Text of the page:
In 2017, a series of overdose deaths devastated Little Rock’s punk community. Conversations among the community about how to combat the overdose problem led local organizer Clay Kasper to found the Central Arkansas Harm Reduction Project, an overdose prevention program that provides free naloxone (trade name Narcan), a life-saving drug that can reverse an opioid overdose. The group also advocates for public health policies, programs and practices that work to reduce harm from unsafe drug use.
Kasper’s grassroots effort takes the idea of boots-on-the-ground organizing seriously — and literally. Kasper will personally deliver the drug to persons who text CAHRP’s anonymous, confidential hotline number (501-438-9158) for help and teach them how to administer it.
CAHRP also provides strips to test drugs for fentanyl, a dangerously potent synthetic opioid that has exacerbated the already staggering numbers of opioid overdose deaths in the United States. According to The New York Times, using recent data from the Centers for Disease Control and Prevention, of the 70,237 people who died from drug overdoses in the U.S. in 2017, 40 percent — 28,466 — of those deaths involved fentanyl or a similarly potent painkiller.
CAHRP also distributes overdose reversal kits, which include two doses of naloxone, two syringes and needles with which to administer the drug intramuscularly (not intravenously) in the shoulder, buttock or thigh, a packet with instructions on how to administer the drug, and the hotline number. Kasper said the kits have saved lives.
“I’ve had overdose reversals reported to me,” she said. “There have been some overdose reversal kits that we’ve distributed that have saved people’s lives. I feel very grateful that I had the resources to start the project when I did, because those people might be dead without it having been started.”
Kasper is able to distribute naloxone thanks to the Arkansas Naloxone Protocol, a state law enacted in 2017 that allows licensed pharmacists to sell the drug without a prescription to people who use opioids and those who might know someone at risk of an overdose. Kasper said this legislation was crucial to the founding of CAHRP.
“The act is what legally allowed a doctor to give a standing order to all the pharmacies in Arkansas,” Kasper said. “A standing order is something that’s been really important to our project. It’s basically a prescription for a community.”
Other key laws for CAHRP are “Good Samaritan” laws, which both protect doctors who write standing orders from being liable for civil damages for doing so and allow people who are not health care professionals to administer naloxone without legal risk.
To be able to buy the naloxone CAHRP distributes for free, Kasper got in touch with Tracey Helton, a harm reduction organizer featured in the harrowing 1999 documentary “Black Tar Heroin: The Dark End of the Street” about folks addicted to heroin in San Francisco. Helton in turn put Kasper in touch with a contact at the Harm Reduction Coalition, an agency that was able to broker a contract between CAHRP and the drug maker Pfizer. The contract allows CAHRP, which has a doctor’s standing order, to purchase individual vials — each a single dose — of naloxone directly from the manufacturer.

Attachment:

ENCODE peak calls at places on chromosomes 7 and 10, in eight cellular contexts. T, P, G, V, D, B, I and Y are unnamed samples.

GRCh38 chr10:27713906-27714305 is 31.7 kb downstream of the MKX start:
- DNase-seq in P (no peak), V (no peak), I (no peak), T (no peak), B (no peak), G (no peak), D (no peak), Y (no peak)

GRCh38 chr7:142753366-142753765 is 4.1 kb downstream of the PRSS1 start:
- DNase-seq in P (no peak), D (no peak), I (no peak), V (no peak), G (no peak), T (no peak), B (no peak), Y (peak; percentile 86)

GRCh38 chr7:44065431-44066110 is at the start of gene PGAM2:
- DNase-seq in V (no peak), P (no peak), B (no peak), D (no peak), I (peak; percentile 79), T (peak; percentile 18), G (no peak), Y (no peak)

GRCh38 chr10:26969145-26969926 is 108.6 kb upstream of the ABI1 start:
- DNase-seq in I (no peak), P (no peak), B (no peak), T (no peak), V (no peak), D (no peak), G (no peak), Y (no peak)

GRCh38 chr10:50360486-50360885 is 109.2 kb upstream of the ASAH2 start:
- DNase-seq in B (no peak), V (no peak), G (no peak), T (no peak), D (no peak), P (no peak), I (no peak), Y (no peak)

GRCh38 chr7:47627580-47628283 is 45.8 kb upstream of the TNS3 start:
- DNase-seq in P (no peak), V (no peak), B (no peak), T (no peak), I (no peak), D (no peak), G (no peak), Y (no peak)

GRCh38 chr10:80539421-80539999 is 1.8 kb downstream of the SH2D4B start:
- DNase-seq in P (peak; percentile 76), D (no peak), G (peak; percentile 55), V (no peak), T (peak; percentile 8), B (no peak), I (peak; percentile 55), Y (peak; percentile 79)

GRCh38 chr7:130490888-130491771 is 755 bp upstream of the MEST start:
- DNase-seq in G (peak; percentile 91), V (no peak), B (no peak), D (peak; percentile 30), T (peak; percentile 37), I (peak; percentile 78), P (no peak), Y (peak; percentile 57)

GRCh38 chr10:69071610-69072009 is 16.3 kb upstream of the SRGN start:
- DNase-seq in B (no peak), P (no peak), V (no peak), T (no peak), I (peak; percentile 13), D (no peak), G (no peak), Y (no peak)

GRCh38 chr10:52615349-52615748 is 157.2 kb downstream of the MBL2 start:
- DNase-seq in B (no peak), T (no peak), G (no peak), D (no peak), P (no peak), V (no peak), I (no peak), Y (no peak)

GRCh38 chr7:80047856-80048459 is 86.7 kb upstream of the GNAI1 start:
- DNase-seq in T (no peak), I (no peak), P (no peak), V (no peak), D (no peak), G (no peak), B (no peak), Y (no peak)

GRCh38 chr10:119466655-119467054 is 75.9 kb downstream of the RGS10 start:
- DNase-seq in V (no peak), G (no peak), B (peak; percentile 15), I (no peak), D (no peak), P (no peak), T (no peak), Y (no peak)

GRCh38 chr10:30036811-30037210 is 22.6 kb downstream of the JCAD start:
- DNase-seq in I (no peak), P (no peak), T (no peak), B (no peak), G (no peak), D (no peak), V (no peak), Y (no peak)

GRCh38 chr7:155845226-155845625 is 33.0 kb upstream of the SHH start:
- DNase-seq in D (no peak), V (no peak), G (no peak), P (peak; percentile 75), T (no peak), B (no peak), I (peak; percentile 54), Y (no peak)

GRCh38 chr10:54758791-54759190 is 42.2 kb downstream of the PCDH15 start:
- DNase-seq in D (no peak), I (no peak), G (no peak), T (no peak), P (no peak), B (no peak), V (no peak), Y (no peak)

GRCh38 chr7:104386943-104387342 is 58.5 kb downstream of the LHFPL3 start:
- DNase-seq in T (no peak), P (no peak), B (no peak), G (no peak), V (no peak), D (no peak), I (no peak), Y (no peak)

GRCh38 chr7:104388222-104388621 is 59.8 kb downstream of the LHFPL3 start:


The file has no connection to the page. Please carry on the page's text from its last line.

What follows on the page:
CAHRP is exclusively funded by community donations. But funds have been difficult to come by because of the stigma surrounding drug use and addiction, Kasper said.
“It’s really hard for us to fundraise since people with a lot of money want to hear the narrative of someone who was in college … or a child of a family with a lot of privilege,” Kasper said. “And it’s hard for them to hear a story of a homeless, gay, black sex worker who is using heroin intravenously. People don’t want to provide money to that person’s safety and survivability because they view it as being their fault.”
This kind of stigmatization is why the harm reduction element of CAHRP is important to Kasper and her team. For Kasper, harm reduction includes efforts to combat the stigma of drug use by marginalized groups such as sex workers, people experiencing homelessness, people who are HIV positive, LGBT folks and persons of color.
CAHRP is also an HIV-prevention project, and it provides free condoms. The Arkansas Department of Health recently certified Kasper to administer free rapid HIV tests through the Voluntary Counseling and Testing program. She can perform an on-the-spot test that, while not taking the place of a blood test for a medical diagnosis of HIV, is a preliminary indicator for those wishing to know their status. CAHRP is also preparing to advocate for legislative reform of state HIV-related laws.
Kasper is working to incorporate CAHRP as a 501(c)(3) nonprofit. Until CAHRP is incorporated, donations are not tax-deductible. The best way to support the project is to donate to the project’s GoFundMe campaign, or to reach out to Kasper directly. All funds will be used to continue purchasing naloxone to distribute for free, to purchase fentanyl test strips and condoms, and to buy other important supplies, Kasper said.
Kasper wants to continue providing resources to the community with as few barriers to access as possible. She hopes to attend graduate school soon to study public health, but, for now, growing CAHRP’s ability to impact the community is her priority.
Those interested in donating to or volunteering with CAHRP can contact Clay Kasper at firstname.lastname@example.org.